Particle therapy is a form of external beam radiotherapy using beams of energetic protons,neutrons, or positive ions for cancer treatment. The most common type of particle therapy as of 2012 is proton therapy. Although a photon, used in x-ray or gamma ray therapy, can also be considered a particle, photon therapy is not considered here. Additionally, electron therapy is generally put into its own category. Because of this, particle therapy is sometimes referred to, more correctly, as hadron therapy (that is, therapy with particles that are made of quarks).
Neutron capture therapy might be considered a type of particle therapy, but it is not discussed here, as the damage it does to tumors is mostly from energetic ions produced by the secondary nuclear reaction after the neutrons in the external beam are absorbed into boron-10 (or occasionally some other nuclide), and not due primarily to the neutrons themselves. It is therefore a type of secondary particle therapy.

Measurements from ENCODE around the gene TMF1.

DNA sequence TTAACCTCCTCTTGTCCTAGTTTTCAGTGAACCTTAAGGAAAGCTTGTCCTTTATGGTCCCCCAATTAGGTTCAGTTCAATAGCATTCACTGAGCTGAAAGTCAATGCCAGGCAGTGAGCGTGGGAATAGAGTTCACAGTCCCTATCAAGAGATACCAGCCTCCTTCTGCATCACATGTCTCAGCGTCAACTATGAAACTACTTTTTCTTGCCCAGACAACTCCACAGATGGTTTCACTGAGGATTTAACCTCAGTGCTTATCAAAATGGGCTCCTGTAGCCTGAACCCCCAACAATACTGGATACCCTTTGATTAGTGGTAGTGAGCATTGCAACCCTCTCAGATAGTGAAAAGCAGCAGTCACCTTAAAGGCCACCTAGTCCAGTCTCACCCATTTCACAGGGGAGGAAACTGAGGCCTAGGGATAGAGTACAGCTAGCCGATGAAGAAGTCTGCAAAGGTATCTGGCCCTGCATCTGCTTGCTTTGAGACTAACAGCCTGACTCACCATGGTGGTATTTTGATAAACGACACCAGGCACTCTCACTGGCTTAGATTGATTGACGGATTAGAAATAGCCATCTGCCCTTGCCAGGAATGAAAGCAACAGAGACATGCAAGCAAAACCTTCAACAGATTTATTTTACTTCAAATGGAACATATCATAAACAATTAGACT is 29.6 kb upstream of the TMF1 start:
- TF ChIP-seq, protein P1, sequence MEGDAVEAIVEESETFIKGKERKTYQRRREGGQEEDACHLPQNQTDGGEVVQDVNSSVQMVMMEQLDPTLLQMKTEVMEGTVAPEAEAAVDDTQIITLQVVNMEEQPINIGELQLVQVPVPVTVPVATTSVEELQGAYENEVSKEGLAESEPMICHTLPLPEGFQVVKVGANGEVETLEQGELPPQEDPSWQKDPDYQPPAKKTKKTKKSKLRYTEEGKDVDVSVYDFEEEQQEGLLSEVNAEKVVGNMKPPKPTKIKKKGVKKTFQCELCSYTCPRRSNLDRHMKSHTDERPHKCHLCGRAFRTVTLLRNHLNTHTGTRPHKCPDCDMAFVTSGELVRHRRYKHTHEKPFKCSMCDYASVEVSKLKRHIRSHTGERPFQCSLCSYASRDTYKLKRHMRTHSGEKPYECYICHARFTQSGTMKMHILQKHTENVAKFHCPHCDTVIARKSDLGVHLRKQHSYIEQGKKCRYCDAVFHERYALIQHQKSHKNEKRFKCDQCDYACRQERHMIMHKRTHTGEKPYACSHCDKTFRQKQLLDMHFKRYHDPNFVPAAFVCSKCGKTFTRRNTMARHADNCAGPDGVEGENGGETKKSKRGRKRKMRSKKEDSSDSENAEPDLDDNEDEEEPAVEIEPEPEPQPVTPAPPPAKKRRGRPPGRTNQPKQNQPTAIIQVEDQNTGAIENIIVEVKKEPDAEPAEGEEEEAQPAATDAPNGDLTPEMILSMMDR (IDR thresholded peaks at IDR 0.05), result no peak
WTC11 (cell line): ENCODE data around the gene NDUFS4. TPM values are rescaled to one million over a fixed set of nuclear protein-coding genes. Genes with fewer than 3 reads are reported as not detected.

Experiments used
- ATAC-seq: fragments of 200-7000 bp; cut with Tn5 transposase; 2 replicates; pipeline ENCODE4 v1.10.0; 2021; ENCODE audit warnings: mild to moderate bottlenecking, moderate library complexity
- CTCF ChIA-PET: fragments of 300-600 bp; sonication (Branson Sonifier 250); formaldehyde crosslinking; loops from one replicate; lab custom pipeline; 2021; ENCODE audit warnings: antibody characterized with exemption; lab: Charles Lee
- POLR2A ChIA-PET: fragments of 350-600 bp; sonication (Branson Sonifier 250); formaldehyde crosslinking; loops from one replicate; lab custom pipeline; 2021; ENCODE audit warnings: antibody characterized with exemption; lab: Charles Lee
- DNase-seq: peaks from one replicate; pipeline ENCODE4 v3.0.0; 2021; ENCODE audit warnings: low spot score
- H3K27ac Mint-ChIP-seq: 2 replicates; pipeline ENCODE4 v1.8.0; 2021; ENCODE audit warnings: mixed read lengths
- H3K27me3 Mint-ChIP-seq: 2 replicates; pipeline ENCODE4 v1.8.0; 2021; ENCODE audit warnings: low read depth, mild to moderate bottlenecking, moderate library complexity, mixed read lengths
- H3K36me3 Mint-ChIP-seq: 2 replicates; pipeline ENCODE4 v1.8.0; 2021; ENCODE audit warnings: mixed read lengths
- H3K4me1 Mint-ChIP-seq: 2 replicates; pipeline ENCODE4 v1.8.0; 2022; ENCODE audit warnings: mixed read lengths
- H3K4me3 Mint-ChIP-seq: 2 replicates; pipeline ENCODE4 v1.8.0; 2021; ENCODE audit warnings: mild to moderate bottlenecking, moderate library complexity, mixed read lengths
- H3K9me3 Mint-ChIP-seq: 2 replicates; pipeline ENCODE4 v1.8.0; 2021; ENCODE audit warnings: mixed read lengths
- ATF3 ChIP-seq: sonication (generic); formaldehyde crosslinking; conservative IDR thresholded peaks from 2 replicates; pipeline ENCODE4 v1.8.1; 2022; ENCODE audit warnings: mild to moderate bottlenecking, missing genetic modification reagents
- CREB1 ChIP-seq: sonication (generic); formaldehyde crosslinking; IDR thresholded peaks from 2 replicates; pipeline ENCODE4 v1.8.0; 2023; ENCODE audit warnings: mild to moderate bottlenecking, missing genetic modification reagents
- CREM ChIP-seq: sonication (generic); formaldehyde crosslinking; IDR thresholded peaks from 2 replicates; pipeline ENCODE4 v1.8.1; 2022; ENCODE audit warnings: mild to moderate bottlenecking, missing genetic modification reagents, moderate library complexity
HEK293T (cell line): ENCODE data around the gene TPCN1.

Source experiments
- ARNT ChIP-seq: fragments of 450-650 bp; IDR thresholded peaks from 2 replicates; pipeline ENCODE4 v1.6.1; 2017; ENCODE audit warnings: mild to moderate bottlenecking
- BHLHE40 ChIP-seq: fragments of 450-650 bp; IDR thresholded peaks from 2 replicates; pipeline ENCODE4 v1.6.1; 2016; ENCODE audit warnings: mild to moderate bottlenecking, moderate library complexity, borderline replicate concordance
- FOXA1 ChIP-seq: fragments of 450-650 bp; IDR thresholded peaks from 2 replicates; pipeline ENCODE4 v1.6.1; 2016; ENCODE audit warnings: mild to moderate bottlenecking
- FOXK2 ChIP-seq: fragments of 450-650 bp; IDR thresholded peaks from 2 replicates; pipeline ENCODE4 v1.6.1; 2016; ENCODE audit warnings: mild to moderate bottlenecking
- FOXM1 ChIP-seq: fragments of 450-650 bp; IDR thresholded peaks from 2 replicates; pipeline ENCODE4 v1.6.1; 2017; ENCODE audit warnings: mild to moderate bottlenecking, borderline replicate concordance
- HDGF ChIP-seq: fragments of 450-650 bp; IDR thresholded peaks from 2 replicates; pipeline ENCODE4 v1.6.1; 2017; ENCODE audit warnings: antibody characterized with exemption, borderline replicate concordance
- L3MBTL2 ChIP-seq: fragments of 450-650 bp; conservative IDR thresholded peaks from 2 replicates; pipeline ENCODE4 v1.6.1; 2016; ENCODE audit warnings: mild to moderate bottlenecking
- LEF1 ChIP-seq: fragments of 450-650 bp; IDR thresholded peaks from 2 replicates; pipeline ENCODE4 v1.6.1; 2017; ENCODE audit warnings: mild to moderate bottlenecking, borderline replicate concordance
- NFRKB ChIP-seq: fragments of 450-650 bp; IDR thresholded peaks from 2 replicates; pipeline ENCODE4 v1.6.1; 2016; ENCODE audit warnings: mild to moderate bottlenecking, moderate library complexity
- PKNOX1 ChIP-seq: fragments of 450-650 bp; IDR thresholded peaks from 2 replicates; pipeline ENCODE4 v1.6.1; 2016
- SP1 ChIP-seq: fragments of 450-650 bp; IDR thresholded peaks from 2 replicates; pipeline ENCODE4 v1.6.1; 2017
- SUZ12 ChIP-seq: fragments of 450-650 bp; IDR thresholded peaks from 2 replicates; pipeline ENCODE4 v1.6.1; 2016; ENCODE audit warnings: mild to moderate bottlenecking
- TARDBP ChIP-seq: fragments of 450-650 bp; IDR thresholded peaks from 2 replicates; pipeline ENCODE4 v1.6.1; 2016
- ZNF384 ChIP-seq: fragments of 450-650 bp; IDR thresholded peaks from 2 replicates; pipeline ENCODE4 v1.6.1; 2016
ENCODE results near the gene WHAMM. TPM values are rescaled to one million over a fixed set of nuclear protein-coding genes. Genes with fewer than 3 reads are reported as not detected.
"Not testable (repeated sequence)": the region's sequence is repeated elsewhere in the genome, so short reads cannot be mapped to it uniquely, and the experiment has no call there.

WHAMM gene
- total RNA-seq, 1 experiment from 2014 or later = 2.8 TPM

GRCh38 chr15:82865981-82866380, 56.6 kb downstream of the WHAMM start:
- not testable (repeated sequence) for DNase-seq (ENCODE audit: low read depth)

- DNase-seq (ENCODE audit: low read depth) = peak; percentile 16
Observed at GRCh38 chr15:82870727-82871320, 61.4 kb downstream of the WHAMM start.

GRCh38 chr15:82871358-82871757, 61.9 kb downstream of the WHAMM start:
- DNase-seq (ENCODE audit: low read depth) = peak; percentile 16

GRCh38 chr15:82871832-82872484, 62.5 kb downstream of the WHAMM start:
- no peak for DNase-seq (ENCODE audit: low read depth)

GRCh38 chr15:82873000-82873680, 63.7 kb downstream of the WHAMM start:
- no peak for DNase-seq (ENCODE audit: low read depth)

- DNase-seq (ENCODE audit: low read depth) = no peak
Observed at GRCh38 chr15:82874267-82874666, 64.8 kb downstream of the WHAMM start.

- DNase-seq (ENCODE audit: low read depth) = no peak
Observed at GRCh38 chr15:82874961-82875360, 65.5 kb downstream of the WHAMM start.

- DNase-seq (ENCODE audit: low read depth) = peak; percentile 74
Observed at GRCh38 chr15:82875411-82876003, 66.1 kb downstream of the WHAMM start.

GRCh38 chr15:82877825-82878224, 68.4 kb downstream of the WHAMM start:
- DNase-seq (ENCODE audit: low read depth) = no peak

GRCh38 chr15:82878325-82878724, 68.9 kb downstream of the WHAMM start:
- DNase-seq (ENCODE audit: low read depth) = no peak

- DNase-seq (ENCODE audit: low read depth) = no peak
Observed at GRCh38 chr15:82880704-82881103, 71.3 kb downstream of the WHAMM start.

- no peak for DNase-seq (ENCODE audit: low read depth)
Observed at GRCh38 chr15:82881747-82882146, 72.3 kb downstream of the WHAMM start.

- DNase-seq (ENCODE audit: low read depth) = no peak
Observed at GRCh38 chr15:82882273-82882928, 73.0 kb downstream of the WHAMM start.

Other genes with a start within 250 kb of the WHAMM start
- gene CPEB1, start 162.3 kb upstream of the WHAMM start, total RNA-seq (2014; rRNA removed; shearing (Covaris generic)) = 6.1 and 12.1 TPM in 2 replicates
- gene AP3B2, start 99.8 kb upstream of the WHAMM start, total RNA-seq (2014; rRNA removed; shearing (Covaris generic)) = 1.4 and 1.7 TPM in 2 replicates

Muon therapy, a rare type of particle therapy not within the categories above, has occasionally been attempted.
重粒子線がん治療（じゅうりゅうしせんがんちりょう、英語: heavy particle therapy,charged particle radiotherapy, heavy ion therapy, など）とは、線量局在性の高い治療が可能という性質を持つことから、炭素イオン線でがん病巣をピンポイントで狙いうちし、がん病巣にダメージを十分与えながら、正常細胞の有害事象を最小限に抑えることが可能とされる最先端の放射線療法のうちの一つ。